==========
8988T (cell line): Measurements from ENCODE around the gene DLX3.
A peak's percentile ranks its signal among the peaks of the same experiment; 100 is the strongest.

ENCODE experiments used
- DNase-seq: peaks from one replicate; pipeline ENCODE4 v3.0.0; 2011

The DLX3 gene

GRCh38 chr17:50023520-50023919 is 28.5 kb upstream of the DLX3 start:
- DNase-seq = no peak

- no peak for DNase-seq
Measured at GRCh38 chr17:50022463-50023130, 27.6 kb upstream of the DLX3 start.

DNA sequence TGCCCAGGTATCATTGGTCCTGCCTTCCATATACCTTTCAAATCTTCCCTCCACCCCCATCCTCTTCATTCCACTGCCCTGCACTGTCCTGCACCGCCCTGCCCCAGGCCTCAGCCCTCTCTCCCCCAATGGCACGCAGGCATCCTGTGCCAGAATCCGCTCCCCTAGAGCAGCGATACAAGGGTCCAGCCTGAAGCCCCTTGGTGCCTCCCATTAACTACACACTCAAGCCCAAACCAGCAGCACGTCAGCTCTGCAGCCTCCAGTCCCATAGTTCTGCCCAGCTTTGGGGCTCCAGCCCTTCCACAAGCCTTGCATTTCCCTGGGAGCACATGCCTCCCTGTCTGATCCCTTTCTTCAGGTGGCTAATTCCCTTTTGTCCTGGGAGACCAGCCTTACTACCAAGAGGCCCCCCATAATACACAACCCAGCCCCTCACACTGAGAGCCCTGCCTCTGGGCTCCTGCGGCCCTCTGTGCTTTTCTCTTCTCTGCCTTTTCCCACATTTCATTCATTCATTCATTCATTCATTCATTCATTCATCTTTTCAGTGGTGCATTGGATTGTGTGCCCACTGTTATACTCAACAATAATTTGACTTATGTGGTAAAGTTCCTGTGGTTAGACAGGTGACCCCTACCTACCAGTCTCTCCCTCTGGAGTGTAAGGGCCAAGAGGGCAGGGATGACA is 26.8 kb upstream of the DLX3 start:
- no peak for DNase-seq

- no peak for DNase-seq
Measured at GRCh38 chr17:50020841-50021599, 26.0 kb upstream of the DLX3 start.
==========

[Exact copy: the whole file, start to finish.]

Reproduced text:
8988T (cell line): Measurements from ENCODE around the gene DLX3.
A peak's percentile ranks its signal among the peaks of the same experiment; 100 is the strongest.

ENCODE experiments used
- DNase-seq: peaks from one replicate; pipeline ENCODE4 v3.0.0; 2011

The DLX3 gene

GRCh38 chr17:50023520-50023919 is 28.5 kb upstream of the DLX3 start:
- DNase-seq = no peak

- no peak for DNase-seq
Measured at GRCh38 chr17:50022463-50023130, 27.6 kb upstream of the DLX3 start.

DNA sequence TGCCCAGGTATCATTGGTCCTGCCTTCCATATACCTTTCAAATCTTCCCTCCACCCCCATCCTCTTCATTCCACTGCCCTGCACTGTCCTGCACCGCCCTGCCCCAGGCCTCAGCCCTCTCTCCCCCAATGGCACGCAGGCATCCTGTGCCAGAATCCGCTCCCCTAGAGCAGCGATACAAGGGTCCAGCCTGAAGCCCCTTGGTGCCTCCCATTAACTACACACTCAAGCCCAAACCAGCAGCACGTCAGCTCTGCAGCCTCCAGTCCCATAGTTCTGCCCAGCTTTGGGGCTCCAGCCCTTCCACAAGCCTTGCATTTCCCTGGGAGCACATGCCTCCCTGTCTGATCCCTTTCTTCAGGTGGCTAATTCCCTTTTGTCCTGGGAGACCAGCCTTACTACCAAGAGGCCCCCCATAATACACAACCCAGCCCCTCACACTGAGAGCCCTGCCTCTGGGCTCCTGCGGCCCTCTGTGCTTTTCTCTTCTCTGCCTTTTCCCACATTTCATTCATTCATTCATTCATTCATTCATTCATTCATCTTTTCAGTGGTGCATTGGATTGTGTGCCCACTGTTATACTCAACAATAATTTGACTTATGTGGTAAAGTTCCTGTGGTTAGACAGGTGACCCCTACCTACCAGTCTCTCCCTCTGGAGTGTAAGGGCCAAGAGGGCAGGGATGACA is 26.8 kb upstream of the DLX3 start:
- no peak for DNase-seq

- no peak for DNase-seq
Measured at GRCh38 chr17:50020841-50021599, 26.0 kb upstream of the DLX3 start.